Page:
Field trials are a more serious commitment requiring the highest standards. If your dog has any eliminating faults – like hard mouth, running in or whining – it’s best not to enter as they invariably show up under pressure. A good idea to find out if you and your dog are ready is to go along to spectate or help out.
Trials are held like a rough shooting day in a ‘walked-up’ line. There are two judges at either end and usually 6–8 Guns in between, walking through cover. When you are called up by one of the judges, your dog is given a beat to hunt up for rabbits or game birds along with another dog. Once he flushes he must drop while the game is shot, after which either you or the other handler will be asked to retrieve with a minimum of handling or whistle. If you remain in the trial you’ll be called up a second time to hunt and retrieve under the other judge, and at the end of the day you might be called up again for a run-off to decide placings.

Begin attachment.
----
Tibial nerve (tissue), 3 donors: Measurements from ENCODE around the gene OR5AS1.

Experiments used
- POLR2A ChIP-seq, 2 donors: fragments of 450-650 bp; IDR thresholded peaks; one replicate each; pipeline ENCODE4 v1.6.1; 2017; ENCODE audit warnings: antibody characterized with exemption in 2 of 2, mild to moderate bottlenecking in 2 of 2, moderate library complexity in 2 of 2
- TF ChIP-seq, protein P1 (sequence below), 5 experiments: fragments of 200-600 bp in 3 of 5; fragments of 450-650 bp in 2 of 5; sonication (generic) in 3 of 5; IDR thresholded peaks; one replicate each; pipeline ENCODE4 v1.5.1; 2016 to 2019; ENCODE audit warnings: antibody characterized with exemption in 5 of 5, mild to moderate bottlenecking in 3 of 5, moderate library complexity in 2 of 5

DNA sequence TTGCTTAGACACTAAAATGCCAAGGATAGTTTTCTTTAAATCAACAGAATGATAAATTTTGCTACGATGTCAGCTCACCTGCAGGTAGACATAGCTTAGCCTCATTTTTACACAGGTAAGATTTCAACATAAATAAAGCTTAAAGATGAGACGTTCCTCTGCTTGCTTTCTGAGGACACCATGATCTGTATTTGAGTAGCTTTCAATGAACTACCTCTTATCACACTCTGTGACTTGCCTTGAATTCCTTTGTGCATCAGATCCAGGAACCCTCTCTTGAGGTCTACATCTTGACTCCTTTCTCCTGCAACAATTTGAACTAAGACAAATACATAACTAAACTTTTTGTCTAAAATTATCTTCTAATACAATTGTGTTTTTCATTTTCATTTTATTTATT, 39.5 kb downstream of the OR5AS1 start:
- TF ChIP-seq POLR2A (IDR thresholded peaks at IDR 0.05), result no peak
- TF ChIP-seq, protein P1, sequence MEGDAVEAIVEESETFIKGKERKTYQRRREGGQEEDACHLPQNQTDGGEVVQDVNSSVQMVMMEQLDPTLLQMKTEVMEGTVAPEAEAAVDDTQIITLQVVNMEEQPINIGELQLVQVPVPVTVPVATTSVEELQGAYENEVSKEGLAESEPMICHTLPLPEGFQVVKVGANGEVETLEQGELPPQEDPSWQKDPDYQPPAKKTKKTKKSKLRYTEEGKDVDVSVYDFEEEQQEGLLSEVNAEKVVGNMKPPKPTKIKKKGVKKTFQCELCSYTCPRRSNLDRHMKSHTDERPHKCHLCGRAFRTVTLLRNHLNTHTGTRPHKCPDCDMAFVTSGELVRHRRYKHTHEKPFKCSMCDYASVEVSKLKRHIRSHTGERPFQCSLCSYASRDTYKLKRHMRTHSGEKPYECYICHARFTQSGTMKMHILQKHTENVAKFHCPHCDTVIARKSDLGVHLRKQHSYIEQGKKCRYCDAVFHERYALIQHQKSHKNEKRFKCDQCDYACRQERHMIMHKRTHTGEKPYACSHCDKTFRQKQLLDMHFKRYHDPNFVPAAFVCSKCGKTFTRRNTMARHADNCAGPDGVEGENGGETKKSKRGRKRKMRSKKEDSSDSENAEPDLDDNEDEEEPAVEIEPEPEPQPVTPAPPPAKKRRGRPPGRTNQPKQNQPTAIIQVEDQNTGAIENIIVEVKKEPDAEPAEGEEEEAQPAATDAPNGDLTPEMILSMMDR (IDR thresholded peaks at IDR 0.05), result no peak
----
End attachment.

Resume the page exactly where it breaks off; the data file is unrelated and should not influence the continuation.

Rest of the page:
Whether you choose a cocker or another spaniel or gundog breed is a personal choice. First of all, the dog must personally appeal to you. A lot of people are enraptured by the high spirits, charisma and boundless energy of the working cocker; they are also affectionate pets that can be enjoyed by the whole family. On the downside, they’re not ideal for wildfowling or work as peg dogs. Their exuberance can be a handful for novice handlers, who will need plenty of patience and persistence, as well as good advice about training. They are sensitive and do not react well to harsh methods.